It was indeed Poul Anderson. The story is In Memoriam. Apart from its original publication in Omni in 1992 it has been anthologised only once in All One Universe, which is where I read it.
The last man on Earth knew not that he was. Nor would he have cared. He had met very few other humans in his life, and none since his woman coughed herself into silence. How long ago that happened, he did not know either. He kept no count of years, nor of anything else. She lay blurred in his memory, but so did most that was more than a few days past. Day-by-day survival took all his wits and strength, such as they were.
Then as you say a race of intelligent octopuses evolves:
A variety of Octopodidae got to outliving their own procreation, and thence to caring for their young and a lifespan that lengthened as generation followed generation. Ultimately there were beings whose tentacles worked rock, shell, bone, and coral. They had language, although its symbols were gestures and color changes. They hatched ignorant and weak, but learned from their elders and from experience as they matured.
That was the approximate time when the sun left the main sequence and swelled to gigantic size. Surface temperature declined until it shone red, like a dying coal, but the whole output was monstrous. At its greatest radius, it ate Mercury and Venus and filled almost half the sky of Earth. The globe glowed, sand fused into glass, the last faint fossils melted and the last biotic molecules broke into their olden elements.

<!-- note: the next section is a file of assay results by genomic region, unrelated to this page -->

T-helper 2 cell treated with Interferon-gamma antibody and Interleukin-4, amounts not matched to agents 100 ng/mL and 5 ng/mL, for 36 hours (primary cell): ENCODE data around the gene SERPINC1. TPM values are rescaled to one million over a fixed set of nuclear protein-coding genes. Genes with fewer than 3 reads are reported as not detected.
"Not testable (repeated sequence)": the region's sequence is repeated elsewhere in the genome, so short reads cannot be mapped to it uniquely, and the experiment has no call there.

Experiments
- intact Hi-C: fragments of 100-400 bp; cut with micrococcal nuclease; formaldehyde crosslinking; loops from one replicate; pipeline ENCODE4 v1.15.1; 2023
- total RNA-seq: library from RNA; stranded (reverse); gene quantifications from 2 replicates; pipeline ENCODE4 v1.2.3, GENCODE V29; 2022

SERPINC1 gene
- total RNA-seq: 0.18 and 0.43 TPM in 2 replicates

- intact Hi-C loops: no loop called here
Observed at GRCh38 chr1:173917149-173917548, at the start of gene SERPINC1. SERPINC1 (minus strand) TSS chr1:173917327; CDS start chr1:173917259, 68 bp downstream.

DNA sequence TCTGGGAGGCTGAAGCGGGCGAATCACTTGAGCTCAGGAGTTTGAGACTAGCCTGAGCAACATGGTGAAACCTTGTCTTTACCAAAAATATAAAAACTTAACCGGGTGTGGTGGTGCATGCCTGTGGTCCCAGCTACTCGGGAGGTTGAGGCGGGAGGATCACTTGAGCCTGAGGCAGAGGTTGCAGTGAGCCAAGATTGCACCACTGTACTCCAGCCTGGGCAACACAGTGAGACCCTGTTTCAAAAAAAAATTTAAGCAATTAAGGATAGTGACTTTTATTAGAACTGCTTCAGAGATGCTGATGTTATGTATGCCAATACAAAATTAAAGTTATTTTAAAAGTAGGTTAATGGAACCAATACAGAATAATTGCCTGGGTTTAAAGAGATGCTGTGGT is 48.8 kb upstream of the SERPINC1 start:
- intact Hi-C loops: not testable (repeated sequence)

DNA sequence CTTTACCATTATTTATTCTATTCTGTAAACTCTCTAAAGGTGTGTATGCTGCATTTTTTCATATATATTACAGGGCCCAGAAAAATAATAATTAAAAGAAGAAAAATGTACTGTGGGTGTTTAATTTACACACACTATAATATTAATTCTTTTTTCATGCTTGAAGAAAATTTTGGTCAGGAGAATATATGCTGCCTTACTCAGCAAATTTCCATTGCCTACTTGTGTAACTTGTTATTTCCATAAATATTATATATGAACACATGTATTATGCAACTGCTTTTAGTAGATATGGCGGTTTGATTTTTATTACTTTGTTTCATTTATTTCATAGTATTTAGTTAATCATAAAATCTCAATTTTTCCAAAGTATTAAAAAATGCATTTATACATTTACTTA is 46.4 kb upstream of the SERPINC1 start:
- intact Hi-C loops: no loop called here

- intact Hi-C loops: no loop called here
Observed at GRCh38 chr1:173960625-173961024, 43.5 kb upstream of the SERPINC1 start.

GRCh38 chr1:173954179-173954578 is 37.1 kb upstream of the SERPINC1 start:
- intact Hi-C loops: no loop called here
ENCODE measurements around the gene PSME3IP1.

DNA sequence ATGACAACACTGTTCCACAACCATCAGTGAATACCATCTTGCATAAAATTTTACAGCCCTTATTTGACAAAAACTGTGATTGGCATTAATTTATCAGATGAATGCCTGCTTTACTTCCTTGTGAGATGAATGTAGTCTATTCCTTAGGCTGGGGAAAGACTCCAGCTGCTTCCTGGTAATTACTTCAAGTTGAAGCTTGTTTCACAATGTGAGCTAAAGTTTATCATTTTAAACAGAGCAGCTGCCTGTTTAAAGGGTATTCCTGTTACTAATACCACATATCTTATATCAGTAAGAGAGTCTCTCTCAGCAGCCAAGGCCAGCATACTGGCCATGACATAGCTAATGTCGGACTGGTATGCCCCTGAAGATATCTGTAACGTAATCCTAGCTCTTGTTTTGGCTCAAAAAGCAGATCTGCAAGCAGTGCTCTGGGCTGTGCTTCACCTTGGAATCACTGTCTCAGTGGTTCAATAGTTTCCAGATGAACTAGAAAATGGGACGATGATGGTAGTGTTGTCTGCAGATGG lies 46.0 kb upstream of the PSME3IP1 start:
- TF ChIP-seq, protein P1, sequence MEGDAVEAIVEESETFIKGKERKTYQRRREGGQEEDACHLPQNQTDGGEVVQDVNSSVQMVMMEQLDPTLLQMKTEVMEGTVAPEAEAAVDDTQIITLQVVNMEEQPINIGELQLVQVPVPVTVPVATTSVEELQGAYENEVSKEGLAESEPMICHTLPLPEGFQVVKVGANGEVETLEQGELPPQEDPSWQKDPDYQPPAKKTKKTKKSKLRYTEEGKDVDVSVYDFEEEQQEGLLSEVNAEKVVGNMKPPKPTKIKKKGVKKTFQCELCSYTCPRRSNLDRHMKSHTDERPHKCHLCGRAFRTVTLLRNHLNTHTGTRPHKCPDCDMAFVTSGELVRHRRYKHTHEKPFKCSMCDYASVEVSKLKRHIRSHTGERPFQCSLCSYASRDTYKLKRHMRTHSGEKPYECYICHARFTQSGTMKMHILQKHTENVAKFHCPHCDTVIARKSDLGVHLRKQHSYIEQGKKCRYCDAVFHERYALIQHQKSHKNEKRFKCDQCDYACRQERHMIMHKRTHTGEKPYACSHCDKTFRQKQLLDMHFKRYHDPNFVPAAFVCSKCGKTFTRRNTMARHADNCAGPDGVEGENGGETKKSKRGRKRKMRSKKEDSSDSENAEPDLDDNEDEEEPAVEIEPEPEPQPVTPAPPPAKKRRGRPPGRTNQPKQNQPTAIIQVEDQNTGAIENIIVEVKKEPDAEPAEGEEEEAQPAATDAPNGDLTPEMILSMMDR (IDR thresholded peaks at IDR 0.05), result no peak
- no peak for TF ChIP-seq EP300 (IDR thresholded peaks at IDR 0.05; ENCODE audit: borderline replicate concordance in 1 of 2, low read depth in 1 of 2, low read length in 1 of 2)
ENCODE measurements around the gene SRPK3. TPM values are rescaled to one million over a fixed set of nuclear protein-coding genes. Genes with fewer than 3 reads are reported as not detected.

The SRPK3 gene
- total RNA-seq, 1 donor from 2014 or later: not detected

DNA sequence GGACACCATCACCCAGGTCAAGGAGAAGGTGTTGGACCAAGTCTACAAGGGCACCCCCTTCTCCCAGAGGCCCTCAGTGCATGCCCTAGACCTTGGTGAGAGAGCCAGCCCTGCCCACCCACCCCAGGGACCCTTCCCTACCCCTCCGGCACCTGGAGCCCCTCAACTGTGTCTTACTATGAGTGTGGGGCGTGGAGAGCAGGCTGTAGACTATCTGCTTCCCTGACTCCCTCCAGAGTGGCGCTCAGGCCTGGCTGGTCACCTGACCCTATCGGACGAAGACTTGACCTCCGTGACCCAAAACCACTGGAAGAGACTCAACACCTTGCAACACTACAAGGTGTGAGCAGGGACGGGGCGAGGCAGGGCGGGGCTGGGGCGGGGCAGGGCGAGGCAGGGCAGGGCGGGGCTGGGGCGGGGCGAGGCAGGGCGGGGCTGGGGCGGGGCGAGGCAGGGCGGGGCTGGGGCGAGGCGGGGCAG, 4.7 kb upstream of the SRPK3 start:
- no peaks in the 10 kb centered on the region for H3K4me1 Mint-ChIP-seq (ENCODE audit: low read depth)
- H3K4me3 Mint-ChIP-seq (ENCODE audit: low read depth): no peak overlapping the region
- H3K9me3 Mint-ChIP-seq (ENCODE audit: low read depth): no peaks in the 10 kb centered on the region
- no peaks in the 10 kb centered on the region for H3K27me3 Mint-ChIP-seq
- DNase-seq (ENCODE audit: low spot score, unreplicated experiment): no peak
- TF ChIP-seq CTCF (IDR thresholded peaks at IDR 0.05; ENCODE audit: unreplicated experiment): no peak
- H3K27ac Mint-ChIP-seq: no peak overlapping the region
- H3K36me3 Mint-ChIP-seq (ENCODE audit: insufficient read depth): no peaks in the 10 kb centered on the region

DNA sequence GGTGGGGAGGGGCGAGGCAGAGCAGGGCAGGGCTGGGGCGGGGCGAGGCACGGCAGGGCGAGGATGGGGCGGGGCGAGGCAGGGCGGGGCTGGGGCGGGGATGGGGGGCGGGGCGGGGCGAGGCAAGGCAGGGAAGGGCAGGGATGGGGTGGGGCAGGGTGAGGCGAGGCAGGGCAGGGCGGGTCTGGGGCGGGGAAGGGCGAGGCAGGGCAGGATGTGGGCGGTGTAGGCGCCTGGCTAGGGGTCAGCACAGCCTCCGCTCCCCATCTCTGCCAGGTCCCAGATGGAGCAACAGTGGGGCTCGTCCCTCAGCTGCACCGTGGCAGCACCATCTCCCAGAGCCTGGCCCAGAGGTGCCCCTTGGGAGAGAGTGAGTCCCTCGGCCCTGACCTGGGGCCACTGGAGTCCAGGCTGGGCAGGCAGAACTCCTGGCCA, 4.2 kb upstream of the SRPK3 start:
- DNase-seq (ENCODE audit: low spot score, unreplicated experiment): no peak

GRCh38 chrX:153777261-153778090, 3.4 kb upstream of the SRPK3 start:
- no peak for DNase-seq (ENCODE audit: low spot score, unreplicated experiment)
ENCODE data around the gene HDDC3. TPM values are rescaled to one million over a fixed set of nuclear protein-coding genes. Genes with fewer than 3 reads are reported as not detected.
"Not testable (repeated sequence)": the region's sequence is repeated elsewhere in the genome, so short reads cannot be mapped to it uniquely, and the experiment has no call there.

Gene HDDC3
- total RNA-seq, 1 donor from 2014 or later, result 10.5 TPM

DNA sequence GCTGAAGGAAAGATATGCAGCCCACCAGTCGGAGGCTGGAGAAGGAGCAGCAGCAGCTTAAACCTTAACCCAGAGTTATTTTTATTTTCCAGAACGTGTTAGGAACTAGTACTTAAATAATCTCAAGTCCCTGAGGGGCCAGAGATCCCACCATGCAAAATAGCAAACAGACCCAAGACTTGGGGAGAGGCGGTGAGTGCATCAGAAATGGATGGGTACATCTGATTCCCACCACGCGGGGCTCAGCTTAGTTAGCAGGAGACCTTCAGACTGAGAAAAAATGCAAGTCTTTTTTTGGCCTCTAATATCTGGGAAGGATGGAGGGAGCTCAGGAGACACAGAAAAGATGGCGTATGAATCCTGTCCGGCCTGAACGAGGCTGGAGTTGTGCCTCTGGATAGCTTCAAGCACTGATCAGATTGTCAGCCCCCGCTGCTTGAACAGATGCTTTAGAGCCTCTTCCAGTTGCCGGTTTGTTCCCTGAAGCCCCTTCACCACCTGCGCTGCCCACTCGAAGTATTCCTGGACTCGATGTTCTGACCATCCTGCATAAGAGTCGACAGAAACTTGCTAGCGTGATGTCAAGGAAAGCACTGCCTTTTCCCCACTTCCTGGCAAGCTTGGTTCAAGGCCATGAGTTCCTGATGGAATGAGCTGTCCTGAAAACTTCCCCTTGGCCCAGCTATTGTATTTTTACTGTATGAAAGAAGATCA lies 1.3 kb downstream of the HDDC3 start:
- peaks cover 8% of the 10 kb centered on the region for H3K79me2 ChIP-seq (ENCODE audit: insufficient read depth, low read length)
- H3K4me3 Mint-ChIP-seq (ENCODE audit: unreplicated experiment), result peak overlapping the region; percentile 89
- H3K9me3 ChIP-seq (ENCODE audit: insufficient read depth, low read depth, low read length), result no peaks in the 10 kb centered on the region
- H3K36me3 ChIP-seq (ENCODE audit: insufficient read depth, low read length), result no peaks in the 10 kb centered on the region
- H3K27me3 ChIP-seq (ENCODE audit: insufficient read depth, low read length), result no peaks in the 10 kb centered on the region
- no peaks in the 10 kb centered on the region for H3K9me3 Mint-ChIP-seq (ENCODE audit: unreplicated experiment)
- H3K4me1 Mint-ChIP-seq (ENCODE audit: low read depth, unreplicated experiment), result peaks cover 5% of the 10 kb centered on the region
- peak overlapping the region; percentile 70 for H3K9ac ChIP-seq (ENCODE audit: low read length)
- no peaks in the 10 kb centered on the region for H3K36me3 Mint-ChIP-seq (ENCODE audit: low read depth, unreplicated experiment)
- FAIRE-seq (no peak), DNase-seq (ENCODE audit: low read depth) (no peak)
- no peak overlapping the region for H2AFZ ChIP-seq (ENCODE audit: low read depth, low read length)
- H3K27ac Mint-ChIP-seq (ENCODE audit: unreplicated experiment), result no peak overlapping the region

Now the sun collapsed. It ended as a white dwarf, hellish hot, its mass crushed into a volume scarcely larger than Earth’s, gradually cooling toward oblivion. But this is epilogue and incidental. Nature had already erased from the Solar System every spoor of humanity. We might as well never have been.
Many light-years away, on widely divergent courses, Pioneer 10 and 11, Voyager 1 and 2, and perhaps some small sister spacecraft fared among the stars